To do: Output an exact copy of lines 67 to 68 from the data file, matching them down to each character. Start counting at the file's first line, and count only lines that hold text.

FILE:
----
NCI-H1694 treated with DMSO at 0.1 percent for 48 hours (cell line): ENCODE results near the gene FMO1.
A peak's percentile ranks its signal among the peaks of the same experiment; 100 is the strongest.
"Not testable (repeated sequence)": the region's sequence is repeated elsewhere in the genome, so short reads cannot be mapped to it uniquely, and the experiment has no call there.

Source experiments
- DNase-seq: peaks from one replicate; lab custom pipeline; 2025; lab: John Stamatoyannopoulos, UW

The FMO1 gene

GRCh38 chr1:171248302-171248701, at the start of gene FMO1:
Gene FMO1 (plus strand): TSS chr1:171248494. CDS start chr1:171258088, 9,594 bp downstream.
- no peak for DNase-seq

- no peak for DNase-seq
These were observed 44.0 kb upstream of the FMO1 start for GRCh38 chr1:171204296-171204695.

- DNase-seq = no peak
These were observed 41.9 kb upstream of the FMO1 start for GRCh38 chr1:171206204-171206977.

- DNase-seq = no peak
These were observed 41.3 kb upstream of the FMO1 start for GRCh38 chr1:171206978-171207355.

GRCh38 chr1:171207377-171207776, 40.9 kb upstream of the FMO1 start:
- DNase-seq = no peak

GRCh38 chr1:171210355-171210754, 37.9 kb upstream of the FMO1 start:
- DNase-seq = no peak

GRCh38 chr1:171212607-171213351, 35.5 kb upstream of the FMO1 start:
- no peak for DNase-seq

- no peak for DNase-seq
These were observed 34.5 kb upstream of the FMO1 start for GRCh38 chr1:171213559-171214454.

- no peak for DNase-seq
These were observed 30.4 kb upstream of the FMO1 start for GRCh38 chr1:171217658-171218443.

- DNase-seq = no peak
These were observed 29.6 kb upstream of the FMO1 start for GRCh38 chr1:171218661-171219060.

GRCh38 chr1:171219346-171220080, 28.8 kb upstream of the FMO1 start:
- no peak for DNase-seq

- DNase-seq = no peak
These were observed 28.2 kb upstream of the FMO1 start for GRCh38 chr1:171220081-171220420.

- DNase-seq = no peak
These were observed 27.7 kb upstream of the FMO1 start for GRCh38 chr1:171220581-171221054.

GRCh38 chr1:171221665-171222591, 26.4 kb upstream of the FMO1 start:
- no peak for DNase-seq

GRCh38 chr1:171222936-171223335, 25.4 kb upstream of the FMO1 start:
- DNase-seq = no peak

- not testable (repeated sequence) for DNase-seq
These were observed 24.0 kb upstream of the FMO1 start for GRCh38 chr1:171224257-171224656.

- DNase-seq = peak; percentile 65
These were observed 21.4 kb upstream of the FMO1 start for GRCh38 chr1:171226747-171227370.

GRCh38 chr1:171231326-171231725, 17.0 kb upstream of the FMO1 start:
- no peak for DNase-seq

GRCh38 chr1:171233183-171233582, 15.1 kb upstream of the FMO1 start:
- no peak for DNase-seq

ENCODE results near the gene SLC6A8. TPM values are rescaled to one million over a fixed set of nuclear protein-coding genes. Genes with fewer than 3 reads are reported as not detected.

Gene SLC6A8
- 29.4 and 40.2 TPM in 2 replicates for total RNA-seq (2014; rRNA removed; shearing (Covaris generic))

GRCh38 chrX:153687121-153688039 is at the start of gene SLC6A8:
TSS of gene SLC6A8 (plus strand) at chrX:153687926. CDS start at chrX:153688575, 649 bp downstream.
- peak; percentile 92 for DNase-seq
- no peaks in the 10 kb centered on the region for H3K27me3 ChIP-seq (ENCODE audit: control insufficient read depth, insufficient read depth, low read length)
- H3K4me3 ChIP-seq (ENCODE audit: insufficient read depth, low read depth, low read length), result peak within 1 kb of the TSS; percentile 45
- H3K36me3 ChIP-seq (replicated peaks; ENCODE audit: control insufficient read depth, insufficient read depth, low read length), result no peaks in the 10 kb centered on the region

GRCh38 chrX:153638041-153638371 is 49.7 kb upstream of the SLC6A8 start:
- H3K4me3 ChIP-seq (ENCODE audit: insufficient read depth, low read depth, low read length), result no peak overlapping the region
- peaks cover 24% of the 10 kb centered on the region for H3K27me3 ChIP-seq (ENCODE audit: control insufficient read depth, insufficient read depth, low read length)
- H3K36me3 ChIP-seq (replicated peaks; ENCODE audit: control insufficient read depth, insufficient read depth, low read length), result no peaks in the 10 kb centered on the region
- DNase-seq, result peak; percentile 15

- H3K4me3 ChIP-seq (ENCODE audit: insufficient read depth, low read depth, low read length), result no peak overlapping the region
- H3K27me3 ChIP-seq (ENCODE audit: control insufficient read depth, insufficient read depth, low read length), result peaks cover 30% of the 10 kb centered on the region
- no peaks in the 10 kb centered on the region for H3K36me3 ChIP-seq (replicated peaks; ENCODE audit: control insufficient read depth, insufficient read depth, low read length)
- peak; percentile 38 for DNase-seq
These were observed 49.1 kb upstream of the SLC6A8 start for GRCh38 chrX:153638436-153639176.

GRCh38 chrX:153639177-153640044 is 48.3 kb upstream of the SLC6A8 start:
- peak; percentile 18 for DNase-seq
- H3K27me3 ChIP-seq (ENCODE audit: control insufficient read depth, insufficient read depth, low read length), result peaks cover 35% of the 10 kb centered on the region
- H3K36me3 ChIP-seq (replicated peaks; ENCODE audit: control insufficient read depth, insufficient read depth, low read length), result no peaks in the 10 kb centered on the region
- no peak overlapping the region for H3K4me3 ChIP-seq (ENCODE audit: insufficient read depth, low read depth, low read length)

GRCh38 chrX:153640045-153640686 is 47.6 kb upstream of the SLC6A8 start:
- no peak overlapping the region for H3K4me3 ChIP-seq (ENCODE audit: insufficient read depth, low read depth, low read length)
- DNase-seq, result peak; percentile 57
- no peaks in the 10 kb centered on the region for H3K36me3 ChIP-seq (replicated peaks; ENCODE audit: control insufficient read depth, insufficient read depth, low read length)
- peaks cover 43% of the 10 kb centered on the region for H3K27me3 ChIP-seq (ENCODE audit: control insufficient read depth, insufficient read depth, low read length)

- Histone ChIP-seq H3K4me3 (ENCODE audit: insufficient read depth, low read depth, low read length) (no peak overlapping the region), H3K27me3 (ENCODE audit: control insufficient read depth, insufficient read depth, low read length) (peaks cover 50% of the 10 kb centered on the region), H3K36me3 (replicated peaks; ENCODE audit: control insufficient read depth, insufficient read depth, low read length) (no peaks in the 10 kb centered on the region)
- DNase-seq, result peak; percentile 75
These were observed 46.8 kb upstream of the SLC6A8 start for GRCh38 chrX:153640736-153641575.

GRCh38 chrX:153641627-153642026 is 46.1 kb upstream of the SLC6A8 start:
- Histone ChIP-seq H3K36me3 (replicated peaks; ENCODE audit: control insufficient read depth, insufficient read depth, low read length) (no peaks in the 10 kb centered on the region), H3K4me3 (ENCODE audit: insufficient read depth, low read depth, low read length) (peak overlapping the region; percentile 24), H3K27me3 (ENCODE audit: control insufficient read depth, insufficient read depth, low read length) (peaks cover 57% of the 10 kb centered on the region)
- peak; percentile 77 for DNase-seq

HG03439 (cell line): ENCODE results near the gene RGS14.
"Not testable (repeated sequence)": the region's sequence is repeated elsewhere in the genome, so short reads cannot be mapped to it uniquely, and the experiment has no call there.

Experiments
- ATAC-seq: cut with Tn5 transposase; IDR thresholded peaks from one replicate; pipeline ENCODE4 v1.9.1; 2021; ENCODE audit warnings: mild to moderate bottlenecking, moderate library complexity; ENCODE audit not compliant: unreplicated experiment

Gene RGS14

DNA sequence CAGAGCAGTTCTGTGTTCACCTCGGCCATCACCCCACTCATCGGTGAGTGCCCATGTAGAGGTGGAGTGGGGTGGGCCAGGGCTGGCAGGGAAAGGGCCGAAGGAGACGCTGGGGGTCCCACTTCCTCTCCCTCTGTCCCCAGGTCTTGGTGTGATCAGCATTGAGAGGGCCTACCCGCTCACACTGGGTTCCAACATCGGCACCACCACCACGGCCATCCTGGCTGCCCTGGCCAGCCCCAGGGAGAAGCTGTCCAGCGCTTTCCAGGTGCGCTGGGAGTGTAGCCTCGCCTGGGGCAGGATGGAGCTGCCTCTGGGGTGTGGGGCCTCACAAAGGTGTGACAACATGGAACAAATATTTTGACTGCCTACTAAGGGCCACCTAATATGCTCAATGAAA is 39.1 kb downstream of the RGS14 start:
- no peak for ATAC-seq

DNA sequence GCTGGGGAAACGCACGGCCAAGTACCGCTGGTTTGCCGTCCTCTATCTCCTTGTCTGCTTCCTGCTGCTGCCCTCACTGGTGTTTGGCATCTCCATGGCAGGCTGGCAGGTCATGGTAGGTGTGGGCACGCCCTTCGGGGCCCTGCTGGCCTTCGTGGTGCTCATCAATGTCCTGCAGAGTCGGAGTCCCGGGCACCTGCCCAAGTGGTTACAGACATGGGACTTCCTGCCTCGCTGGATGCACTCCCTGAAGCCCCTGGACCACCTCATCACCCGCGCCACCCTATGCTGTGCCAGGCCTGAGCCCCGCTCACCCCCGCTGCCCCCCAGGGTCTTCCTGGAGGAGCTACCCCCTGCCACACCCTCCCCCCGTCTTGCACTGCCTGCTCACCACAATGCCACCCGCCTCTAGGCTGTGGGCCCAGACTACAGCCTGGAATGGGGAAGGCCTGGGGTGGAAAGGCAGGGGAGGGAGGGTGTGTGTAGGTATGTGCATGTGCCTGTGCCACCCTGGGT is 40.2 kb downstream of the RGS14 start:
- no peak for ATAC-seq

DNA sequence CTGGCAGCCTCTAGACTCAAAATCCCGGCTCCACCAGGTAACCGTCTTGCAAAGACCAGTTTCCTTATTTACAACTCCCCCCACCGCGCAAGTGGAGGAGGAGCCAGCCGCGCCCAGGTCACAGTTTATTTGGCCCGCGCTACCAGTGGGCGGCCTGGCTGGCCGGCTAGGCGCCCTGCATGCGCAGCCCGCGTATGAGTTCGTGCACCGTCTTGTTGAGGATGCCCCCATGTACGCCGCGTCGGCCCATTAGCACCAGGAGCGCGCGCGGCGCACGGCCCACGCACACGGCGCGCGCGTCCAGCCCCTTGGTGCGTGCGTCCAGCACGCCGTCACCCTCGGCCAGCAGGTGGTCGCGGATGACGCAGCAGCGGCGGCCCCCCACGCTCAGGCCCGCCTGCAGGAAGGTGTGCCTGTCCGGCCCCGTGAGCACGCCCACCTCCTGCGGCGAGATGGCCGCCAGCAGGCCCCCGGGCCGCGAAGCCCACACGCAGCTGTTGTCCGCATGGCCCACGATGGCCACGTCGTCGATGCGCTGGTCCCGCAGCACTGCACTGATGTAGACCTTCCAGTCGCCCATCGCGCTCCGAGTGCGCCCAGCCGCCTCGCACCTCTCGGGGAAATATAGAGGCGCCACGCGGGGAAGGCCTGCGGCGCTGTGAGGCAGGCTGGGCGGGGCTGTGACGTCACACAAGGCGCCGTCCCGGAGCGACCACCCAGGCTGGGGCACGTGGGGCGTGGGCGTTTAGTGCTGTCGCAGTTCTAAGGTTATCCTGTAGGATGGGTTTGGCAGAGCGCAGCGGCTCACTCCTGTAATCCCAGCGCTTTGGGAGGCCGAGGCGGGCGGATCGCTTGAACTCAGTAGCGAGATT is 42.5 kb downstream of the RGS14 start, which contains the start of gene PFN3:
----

- H3K27me3 ChIP-seq (ENCODE audit: control insufficient read depth, insufficient read depth, low read length), result peaks cover 35% of the 10 kb centered on the region
- H3K36me3 ChIP-seq (replicated peaks; ENCODE audit: control insufficient read depth, insufficient read depth, low read length), result no peaks in the 10 kb centered on the region